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November 12, 2007

Armistice Day Musings

Donald Pittenger writes:

Dear Blowhards --

Yes, yes. I know it's "Veterans' Day" officially and that it's November 11th and not today, the 12th (even though banks, schools and government agencies are closed today in many parts of the country). But it was Armistice Day when I was a kid and I claim The Right of Whimsy to keep calling it that. And to call "Beijing" Peking and so forth.


Yesterday in Church the pastor had veterans stand to be recognized by the congregation. There weren't all that many of us and a fellow behind me wondered that so few younger people stood. He should have known it is a matter of history and law, along with other things. So this afternoon I got to musing about military service while driving back from an emergency trip to the dentist (part of a crown cracked off).

I'll deal with my own family, because I know the details best. For some reason, my bunch skated through the wars of the past 150 years unscathed while some other families had entire generations of males wiped out.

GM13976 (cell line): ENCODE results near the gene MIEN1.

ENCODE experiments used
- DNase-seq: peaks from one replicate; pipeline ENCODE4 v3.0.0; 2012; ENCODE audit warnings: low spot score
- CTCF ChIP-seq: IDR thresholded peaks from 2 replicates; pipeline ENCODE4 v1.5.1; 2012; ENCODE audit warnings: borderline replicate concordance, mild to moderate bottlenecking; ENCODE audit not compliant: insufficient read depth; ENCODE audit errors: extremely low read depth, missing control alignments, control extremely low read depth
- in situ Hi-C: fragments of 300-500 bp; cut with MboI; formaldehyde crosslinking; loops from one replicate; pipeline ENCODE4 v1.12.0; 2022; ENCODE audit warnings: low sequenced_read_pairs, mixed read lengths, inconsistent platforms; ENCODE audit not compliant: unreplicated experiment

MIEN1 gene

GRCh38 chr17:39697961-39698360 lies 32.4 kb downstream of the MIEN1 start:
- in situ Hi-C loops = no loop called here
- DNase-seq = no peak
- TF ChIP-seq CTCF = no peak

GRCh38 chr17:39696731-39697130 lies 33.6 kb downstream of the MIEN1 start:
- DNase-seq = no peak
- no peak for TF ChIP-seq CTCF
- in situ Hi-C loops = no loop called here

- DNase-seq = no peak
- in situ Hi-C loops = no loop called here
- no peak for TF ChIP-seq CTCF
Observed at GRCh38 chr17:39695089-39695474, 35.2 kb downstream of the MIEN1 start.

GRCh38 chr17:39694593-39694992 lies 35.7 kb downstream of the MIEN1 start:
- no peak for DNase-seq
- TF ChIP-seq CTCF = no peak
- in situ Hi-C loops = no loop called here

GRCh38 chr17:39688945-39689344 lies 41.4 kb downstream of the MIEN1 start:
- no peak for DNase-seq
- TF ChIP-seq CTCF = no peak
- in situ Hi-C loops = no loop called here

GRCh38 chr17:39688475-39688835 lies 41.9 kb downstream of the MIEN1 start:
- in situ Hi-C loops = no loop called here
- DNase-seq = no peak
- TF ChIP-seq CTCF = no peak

My father's mother's father either (1) bailed out of Germany in perhaps the 1850s or 60s to avoid conscription or (2) was wounded and left for dead on a pile of corpses during a war. My grandmother, who had some credibility problems when storytelling, provided me the second version when I was ten or so: other kin were inclined to favor the first story. Even at the time her story didn't ring true because I knew that she was alive at the time of the Franco-Prussian War. Moreover, today I'm inclined to doubt that he was involved in the two Prussian wars in the 1860s because that didn't give him much time to get to Chicago and start a family by 1870, when my grandmother was born.

My father's other grandfather (born 1837) enlisted for the Civil War and served a year or two as a musician -- apparently musicians doubled as stretcher-bearers, so there was risk. He and his fellow Ohioans were first sent to central Missouri, a border state, where there was concern about Confederate sympathizers and raiders in 1861. Then his unit was transferred back across the Mississippi and was involved in early stages of the Tennessee River campaigns before he completed his enlistment. I have a copy of his diary, but it mostly notes what the weather was; army life can be pretty dull, even in wartime.